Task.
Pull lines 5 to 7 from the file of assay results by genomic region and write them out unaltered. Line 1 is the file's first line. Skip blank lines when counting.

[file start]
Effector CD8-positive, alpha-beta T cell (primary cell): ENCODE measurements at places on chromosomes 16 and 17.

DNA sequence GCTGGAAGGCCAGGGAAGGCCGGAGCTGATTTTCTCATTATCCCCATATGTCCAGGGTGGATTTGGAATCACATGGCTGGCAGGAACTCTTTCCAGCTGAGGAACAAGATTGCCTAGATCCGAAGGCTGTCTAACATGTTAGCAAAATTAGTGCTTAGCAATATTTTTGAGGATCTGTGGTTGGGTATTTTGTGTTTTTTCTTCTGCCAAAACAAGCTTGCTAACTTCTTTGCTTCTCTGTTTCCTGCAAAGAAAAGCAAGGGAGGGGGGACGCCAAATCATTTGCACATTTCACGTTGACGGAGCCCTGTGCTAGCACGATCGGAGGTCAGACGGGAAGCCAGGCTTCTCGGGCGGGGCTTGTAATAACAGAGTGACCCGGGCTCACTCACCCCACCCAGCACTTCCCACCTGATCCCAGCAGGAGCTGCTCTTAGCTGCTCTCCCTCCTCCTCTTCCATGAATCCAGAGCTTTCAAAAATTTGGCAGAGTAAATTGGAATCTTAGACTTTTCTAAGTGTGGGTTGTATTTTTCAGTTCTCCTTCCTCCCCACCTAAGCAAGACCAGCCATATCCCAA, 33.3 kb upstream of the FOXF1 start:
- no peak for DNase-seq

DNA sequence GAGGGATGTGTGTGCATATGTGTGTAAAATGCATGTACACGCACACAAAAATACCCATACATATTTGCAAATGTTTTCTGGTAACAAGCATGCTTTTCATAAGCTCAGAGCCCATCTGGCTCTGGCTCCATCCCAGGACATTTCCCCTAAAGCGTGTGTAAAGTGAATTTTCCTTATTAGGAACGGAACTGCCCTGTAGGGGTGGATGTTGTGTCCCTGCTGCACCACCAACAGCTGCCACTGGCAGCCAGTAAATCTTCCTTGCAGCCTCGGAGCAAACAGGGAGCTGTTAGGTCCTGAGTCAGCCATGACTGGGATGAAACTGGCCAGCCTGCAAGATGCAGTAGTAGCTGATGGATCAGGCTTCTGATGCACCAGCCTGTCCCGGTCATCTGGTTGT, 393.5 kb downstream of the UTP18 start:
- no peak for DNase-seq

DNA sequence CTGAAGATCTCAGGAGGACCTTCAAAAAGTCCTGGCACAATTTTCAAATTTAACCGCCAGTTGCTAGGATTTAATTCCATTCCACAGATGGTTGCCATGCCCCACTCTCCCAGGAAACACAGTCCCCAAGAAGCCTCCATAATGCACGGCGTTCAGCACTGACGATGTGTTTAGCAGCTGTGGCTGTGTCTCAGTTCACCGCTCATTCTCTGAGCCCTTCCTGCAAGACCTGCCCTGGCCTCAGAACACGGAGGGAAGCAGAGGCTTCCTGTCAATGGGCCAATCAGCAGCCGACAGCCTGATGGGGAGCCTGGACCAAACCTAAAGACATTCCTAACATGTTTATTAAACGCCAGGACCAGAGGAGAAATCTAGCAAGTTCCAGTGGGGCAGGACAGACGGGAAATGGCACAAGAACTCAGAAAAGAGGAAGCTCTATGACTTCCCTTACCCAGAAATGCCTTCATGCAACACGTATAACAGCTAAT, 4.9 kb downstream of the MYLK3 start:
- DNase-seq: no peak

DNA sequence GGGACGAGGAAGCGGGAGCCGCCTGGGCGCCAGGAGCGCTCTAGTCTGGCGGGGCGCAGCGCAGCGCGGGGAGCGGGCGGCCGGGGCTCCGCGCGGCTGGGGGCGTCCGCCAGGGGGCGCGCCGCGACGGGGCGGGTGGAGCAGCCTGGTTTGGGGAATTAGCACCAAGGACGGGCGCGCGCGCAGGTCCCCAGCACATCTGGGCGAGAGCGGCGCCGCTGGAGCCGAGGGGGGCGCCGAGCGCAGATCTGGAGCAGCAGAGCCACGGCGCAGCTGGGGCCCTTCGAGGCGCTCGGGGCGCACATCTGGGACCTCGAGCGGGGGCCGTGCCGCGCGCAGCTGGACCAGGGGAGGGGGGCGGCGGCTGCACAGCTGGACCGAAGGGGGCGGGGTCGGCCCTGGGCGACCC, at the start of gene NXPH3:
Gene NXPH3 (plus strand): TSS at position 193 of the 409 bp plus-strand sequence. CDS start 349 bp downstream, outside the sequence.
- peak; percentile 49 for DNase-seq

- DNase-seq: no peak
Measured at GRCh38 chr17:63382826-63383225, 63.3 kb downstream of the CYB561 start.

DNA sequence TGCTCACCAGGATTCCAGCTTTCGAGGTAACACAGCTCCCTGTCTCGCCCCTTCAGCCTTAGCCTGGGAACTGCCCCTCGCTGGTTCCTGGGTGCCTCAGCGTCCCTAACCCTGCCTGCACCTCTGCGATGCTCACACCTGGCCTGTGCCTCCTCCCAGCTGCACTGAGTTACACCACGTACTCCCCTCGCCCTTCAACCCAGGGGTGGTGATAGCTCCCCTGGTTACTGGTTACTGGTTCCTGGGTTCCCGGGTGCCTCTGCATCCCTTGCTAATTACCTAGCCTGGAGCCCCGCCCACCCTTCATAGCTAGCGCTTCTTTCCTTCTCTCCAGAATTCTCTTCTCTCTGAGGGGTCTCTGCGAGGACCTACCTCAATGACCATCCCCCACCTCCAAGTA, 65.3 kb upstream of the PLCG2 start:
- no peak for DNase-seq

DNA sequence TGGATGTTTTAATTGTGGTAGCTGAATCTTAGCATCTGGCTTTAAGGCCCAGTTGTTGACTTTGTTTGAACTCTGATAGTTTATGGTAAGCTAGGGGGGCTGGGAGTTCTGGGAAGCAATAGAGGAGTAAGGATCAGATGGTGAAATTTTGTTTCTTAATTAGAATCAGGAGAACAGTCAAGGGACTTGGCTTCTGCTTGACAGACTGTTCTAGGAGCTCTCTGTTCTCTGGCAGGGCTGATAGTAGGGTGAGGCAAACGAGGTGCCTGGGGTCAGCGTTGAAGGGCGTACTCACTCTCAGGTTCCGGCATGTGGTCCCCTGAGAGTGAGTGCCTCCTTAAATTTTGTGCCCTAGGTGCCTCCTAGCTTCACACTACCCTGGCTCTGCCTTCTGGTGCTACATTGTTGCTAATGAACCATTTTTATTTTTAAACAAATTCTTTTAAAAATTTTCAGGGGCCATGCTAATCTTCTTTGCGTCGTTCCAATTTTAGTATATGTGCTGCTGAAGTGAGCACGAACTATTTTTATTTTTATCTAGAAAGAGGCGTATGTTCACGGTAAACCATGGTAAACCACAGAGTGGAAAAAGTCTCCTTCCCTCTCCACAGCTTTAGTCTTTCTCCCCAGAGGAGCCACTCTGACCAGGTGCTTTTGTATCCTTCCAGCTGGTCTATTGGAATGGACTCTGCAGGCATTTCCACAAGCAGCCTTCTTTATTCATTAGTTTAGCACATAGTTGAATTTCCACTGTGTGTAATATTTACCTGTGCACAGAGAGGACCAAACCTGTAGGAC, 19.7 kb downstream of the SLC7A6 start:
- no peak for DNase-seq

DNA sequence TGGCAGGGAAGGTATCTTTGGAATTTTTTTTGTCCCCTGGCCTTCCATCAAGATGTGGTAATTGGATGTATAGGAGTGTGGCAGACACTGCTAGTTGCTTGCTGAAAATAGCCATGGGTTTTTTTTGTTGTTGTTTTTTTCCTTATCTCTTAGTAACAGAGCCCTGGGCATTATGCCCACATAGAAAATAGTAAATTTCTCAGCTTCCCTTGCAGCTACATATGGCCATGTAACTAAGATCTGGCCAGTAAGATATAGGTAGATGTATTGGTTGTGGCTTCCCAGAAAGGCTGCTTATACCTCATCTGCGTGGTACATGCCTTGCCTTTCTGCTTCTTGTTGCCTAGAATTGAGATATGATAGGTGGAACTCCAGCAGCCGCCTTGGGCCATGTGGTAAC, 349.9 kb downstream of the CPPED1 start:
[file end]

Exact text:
- no peak for DNase-seq

DNA sequence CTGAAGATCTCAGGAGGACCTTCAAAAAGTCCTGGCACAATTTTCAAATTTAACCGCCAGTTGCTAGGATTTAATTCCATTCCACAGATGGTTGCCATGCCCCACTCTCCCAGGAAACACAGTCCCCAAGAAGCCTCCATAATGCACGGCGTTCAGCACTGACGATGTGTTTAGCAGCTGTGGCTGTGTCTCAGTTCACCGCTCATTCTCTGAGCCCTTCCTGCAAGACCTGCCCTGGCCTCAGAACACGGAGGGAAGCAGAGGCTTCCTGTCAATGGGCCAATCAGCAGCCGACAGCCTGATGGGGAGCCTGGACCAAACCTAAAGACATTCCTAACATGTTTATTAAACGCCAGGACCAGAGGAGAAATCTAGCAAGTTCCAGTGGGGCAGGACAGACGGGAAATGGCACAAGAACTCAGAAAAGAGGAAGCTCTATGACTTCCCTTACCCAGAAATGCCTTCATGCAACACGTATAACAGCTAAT, 4.9 kb downstream of the MYLK3 start:
- DNase-seq: no peak